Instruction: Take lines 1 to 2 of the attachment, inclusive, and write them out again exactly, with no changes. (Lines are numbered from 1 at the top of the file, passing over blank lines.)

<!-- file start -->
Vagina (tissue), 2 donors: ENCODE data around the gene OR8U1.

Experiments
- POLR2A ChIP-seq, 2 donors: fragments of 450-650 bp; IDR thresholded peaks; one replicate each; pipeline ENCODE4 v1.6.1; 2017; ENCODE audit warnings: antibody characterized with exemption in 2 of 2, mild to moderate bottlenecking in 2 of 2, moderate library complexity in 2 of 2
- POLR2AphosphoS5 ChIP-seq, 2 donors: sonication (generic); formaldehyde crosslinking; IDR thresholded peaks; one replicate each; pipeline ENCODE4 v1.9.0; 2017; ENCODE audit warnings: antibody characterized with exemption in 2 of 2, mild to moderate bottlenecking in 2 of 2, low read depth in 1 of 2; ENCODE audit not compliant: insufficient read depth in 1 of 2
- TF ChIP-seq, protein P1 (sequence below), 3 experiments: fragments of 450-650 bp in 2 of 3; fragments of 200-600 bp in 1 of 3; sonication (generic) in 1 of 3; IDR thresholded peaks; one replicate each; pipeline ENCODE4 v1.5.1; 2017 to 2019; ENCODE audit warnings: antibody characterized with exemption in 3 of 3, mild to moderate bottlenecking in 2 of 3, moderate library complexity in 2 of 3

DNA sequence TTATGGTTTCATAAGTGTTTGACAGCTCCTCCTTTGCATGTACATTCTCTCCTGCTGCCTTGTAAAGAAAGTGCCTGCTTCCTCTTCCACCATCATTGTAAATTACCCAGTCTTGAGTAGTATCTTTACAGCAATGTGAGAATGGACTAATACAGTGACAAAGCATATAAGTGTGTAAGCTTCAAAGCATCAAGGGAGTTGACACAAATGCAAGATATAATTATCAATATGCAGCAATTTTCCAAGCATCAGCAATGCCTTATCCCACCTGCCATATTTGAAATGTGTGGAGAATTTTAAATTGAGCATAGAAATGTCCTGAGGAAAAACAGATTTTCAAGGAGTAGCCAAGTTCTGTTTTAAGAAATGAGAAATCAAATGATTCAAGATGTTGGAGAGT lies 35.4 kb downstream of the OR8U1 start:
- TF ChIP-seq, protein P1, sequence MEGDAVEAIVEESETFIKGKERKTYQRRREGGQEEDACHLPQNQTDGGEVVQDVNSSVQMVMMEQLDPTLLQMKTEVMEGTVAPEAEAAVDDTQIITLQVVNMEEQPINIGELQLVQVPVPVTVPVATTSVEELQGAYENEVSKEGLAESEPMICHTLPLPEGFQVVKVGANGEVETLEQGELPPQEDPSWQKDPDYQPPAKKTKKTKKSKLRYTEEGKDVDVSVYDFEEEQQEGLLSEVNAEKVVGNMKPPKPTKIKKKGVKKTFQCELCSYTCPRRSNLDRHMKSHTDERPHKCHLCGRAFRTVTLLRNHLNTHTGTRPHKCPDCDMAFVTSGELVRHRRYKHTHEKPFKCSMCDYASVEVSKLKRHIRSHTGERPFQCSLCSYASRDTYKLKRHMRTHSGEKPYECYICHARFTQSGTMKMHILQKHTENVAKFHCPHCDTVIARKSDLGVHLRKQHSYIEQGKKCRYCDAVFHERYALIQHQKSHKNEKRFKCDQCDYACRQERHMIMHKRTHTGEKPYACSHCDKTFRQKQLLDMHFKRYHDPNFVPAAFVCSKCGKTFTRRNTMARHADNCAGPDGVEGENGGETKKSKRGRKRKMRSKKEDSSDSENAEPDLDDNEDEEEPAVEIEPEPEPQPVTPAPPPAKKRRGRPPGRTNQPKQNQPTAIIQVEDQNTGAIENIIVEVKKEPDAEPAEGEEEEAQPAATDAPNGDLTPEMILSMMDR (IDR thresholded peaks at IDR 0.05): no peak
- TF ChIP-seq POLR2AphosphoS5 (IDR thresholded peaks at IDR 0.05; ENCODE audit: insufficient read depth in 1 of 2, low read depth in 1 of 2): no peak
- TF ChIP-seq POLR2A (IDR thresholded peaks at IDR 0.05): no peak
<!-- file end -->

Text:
Vagina (tissue), 2 donors: ENCODE data around the gene OR8U1.

Experiments